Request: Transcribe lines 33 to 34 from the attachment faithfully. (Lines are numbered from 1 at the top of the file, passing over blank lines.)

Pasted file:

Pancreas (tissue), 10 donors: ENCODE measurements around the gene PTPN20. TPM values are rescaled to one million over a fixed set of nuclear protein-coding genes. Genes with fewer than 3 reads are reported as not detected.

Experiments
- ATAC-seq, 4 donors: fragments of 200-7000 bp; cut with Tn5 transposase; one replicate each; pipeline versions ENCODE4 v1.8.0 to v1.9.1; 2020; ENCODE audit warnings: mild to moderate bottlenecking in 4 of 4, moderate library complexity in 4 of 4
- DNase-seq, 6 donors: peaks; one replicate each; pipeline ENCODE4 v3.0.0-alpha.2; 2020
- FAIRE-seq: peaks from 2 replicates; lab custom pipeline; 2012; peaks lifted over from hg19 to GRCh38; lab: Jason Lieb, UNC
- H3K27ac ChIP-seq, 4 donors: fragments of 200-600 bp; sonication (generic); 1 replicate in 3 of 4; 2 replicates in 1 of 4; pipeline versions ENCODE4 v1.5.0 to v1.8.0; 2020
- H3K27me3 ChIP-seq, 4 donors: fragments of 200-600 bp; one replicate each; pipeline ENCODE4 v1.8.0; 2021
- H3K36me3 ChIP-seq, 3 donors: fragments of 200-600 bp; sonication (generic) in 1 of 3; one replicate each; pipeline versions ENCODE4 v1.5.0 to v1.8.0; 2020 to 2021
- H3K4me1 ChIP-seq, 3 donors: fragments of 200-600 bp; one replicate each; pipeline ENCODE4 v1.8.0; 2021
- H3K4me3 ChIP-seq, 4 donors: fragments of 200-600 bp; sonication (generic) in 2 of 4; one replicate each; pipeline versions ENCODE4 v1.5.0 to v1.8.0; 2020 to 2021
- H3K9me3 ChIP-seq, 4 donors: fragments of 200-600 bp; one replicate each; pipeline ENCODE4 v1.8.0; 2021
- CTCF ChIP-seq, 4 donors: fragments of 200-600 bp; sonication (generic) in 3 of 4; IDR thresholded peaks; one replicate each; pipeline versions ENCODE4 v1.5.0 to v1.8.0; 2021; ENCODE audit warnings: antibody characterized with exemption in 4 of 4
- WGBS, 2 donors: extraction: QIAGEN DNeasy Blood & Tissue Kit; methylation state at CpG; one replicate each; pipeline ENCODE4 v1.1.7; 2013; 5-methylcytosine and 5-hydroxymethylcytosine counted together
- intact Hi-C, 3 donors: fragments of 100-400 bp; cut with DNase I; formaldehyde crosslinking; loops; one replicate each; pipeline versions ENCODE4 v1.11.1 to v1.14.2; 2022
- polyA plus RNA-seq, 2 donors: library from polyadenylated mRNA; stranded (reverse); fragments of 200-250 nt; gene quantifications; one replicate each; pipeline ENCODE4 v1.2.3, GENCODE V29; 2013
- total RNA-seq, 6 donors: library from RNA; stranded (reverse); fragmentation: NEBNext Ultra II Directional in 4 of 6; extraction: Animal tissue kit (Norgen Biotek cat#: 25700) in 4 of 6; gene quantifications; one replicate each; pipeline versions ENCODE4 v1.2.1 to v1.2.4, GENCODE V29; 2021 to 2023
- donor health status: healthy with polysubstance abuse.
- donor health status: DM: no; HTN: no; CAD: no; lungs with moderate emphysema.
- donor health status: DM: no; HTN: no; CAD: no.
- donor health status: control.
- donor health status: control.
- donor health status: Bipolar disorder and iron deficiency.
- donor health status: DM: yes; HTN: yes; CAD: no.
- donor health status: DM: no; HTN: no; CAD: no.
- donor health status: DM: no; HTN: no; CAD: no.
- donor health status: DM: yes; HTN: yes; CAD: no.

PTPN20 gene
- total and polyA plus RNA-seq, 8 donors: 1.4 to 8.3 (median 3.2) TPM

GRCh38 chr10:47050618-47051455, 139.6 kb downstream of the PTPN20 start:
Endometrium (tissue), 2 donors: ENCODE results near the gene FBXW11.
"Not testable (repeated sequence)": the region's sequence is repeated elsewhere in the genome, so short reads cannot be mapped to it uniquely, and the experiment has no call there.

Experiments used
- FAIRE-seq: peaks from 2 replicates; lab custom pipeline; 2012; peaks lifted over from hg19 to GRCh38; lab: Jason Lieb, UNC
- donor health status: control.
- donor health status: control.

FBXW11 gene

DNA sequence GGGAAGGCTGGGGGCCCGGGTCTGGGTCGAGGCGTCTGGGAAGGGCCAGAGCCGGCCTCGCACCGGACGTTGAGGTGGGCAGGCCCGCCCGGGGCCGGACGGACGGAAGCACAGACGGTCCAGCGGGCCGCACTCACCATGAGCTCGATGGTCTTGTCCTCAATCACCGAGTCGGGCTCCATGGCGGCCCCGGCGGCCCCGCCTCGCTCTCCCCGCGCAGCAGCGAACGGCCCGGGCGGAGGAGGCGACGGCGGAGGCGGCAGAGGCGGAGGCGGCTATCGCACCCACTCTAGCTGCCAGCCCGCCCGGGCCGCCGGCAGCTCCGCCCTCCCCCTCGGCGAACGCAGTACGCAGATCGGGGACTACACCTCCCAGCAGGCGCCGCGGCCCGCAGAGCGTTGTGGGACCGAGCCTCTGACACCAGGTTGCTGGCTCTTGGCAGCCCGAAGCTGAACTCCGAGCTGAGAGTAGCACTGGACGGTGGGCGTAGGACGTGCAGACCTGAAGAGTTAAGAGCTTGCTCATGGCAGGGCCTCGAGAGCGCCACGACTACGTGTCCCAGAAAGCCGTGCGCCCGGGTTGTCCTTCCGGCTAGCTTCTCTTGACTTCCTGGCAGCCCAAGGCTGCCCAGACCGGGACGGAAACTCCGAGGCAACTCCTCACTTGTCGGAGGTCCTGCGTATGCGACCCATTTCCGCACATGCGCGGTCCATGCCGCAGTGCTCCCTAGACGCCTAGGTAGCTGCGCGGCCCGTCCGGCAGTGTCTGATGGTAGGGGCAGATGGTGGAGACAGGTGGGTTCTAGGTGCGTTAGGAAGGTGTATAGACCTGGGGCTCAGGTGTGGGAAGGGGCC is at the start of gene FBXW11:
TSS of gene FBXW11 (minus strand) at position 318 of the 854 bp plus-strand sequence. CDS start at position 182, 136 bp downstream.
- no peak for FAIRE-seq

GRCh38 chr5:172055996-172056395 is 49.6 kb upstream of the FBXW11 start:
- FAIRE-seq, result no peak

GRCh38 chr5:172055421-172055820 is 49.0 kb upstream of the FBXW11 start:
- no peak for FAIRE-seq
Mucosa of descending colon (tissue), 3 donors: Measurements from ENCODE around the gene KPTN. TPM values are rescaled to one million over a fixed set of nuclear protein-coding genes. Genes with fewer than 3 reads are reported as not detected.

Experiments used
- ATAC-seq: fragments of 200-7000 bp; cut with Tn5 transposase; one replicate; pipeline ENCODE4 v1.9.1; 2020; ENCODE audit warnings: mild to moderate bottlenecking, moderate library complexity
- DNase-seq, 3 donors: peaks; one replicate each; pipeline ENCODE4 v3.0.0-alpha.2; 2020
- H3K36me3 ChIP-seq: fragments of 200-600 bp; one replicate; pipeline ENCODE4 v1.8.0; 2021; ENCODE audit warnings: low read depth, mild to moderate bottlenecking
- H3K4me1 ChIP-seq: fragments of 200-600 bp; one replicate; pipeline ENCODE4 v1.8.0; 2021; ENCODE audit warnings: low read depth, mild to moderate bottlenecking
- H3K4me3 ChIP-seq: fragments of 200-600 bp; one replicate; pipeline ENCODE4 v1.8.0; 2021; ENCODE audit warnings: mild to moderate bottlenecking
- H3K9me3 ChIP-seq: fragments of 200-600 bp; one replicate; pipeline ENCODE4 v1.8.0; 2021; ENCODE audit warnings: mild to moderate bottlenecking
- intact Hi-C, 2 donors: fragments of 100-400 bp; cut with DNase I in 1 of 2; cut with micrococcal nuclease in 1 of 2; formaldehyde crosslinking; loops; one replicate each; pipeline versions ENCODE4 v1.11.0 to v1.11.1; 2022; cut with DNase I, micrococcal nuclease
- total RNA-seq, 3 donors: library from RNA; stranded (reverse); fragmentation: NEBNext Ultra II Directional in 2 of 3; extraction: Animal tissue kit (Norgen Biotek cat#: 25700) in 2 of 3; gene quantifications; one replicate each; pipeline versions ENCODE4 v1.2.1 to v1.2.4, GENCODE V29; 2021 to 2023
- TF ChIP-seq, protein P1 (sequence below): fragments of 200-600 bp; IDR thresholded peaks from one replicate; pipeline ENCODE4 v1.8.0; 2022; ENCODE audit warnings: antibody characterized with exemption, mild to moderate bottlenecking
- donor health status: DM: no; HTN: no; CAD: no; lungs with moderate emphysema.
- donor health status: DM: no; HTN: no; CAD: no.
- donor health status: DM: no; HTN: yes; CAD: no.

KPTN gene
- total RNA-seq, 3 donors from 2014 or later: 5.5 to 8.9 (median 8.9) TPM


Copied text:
- FAIRE-seq: peaks from 2 replicates; lab custom pipeline; 2012; peaks lifted over from hg19 to GRCh38; lab: Jason Lieb, UNC
- donor health status: control.